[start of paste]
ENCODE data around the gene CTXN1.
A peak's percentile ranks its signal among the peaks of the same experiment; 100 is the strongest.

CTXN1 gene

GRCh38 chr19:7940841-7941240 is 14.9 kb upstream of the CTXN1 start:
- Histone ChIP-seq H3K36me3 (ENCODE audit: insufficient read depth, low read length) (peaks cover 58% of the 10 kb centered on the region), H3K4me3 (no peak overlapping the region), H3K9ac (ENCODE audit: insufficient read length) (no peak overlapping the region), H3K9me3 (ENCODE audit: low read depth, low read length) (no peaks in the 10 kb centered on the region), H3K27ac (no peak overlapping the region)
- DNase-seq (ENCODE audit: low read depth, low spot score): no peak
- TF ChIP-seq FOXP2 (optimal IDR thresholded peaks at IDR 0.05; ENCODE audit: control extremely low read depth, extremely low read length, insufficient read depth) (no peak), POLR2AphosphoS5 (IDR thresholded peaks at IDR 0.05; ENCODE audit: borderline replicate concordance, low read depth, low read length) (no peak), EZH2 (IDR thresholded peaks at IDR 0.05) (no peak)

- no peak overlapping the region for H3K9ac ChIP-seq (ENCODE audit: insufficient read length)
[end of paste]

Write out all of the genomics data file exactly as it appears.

ENCODE data around the gene CTXN1.
A peak's percentile ranks its signal among the peaks of the same experiment; 100 is the strongest.

CTXN1 gene

GRCh38 chr19:7940841-7941240 is 14.9 kb upstream of the CTXN1 start:
- Histone ChIP-seq H3K36me3 (ENCODE audit: insufficient read depth, low read length) (peaks cover 58% of the 10 kb centered on the region), H3K4me3 (no peak overlapping the region), H3K9ac (ENCODE audit: insufficient read length) (no peak overlapping the region), H3K9me3 (ENCODE audit: low read depth, low read length) (no peaks in the 10 kb centered on the region), H3K27ac (no peak overlapping the region)
- DNase-seq (ENCODE audit: low read depth, low spot score): no peak
- TF ChIP-seq FOXP2 (optimal IDR thresholded peaks at IDR 0.05; ENCODE audit: control extremely low read depth, extremely low read length, insufficient read depth) (no peak), POLR2AphosphoS5 (IDR thresholded peaks at IDR 0.05; ENCODE audit: borderline replicate concordance, low read depth, low read length) (no peak), EZH2 (IDR thresholded peaks at IDR 0.05) (no peak)

- no peak overlapping the region for H3K9ac ChIP-seq (ENCODE audit: insufficient read length)